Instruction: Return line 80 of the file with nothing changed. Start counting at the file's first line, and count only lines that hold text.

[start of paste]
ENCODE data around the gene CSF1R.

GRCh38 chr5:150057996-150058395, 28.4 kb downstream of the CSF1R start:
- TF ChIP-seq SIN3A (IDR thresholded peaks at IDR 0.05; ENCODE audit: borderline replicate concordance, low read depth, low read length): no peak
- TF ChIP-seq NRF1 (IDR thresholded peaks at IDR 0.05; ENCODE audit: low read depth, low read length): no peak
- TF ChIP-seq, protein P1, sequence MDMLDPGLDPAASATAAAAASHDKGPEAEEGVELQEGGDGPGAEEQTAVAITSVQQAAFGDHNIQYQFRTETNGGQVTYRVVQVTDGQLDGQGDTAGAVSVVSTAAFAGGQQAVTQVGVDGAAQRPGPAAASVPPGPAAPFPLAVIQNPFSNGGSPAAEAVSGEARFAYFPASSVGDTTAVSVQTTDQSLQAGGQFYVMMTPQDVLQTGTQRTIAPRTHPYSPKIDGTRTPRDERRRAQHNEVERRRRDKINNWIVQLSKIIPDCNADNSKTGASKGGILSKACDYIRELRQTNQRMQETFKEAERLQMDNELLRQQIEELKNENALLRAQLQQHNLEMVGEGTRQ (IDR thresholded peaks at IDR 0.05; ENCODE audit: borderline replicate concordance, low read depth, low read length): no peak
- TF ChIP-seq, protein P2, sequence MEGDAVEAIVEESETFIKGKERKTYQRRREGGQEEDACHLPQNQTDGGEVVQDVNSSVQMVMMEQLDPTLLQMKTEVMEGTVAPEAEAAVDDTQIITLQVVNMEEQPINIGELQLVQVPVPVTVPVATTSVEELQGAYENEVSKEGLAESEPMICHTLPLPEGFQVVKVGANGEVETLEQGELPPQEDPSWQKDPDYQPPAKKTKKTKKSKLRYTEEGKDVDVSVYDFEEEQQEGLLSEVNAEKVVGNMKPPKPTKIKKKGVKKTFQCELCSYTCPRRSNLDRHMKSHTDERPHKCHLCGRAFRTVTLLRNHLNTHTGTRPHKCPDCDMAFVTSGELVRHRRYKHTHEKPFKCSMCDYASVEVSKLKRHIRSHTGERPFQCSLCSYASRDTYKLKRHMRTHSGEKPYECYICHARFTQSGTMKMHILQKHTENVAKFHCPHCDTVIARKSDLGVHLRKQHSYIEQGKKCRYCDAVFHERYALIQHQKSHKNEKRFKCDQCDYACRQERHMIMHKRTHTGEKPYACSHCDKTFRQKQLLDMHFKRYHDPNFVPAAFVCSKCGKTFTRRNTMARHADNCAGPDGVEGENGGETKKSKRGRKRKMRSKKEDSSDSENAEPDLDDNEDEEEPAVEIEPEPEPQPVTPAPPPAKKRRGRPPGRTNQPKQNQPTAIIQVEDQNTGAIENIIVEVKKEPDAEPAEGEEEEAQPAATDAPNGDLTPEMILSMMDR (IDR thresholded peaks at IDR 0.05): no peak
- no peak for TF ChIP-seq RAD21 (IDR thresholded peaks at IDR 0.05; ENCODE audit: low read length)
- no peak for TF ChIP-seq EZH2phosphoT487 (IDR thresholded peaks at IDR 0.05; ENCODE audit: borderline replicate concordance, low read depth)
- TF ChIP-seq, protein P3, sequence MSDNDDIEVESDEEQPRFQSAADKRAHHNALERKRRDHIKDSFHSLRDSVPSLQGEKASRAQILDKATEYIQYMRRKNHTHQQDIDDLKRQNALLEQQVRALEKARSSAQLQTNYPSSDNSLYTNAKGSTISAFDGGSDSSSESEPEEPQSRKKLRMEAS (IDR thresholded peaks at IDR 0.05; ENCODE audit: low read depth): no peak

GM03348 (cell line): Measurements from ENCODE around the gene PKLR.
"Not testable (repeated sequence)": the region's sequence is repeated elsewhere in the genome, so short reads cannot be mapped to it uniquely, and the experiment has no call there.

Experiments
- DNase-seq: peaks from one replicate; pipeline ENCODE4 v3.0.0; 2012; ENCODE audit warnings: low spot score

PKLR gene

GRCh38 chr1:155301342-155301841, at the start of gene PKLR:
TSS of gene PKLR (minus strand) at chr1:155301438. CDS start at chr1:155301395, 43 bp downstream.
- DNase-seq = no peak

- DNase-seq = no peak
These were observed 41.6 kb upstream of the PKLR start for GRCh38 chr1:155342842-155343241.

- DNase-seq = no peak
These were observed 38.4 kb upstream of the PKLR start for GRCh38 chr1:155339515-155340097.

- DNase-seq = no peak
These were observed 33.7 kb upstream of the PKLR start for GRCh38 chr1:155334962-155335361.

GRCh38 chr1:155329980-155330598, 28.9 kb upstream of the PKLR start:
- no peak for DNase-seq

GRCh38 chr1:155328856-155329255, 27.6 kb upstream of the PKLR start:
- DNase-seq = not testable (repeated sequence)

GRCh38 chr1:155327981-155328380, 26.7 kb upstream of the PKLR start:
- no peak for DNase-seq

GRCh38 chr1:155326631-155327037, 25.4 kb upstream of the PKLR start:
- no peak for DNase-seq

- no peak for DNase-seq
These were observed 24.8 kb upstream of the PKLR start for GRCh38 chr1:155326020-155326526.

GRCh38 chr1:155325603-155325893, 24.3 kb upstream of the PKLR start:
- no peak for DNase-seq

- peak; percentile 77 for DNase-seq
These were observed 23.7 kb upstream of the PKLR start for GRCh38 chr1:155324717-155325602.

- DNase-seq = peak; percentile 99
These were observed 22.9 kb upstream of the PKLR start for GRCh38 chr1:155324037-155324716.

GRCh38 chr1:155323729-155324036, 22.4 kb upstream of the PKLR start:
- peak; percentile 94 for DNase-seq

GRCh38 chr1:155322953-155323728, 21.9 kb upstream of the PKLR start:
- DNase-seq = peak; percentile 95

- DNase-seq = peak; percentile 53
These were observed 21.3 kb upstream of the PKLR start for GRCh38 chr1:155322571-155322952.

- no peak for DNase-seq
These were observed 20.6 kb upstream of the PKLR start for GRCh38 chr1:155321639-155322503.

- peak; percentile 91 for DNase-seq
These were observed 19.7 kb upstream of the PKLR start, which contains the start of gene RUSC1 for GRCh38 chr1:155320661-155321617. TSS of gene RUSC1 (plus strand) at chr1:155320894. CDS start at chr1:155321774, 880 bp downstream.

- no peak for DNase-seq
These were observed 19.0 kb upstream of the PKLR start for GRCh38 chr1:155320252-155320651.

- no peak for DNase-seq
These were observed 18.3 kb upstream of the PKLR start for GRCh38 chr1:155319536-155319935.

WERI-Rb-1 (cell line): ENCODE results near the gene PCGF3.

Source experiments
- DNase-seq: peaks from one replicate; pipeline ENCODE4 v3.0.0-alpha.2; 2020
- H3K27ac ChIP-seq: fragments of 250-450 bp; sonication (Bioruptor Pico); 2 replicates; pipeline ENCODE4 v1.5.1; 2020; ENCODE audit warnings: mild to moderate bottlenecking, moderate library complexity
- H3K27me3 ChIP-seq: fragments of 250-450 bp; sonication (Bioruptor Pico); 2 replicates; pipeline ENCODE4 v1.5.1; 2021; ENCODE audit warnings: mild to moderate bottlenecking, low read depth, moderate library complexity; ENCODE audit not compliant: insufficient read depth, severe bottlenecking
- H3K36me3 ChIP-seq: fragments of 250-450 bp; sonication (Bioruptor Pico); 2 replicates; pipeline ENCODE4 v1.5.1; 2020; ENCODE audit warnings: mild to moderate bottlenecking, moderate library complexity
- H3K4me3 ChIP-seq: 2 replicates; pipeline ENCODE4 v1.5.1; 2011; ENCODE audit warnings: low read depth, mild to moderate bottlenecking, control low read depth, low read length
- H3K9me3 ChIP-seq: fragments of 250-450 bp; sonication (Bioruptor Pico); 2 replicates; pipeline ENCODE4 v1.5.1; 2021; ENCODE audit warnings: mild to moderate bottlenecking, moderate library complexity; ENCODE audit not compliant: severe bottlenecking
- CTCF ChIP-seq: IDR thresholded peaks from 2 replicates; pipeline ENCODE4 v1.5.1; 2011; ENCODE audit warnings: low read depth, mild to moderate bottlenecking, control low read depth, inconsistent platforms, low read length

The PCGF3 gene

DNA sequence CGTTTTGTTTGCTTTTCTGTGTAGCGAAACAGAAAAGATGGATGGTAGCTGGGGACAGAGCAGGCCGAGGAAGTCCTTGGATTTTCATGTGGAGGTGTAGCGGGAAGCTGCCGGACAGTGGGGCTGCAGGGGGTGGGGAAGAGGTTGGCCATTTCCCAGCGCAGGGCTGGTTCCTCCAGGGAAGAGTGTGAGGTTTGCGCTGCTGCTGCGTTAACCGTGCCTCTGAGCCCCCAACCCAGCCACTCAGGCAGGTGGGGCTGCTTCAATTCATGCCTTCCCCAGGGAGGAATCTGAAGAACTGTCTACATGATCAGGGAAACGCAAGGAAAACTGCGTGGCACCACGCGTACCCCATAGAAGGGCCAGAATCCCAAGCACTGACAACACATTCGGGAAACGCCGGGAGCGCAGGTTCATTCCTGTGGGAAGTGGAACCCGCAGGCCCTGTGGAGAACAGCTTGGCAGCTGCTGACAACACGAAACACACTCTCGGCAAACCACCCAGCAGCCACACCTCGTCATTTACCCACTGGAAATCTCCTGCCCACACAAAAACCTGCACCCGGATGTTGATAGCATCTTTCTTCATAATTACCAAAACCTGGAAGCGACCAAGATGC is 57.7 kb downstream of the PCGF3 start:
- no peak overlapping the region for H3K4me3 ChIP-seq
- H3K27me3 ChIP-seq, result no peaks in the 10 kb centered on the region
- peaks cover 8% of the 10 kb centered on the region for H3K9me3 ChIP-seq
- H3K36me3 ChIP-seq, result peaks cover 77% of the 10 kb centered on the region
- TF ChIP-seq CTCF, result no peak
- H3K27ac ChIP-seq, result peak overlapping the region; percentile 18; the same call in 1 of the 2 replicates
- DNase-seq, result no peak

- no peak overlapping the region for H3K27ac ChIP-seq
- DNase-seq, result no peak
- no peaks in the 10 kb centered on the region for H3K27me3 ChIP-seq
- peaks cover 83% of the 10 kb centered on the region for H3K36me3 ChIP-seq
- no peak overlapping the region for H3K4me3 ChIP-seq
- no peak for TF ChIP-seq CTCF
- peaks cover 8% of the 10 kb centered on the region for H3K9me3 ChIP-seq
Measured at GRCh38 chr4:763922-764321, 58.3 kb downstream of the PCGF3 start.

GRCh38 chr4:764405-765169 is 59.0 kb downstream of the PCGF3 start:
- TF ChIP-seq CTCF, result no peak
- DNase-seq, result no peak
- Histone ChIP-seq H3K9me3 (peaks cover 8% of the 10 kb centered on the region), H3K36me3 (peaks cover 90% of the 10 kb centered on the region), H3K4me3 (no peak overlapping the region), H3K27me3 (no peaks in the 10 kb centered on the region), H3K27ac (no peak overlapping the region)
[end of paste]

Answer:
GRCh38 chr4:764405-765169 is 59.0 kb downstream of the PCGF3 start: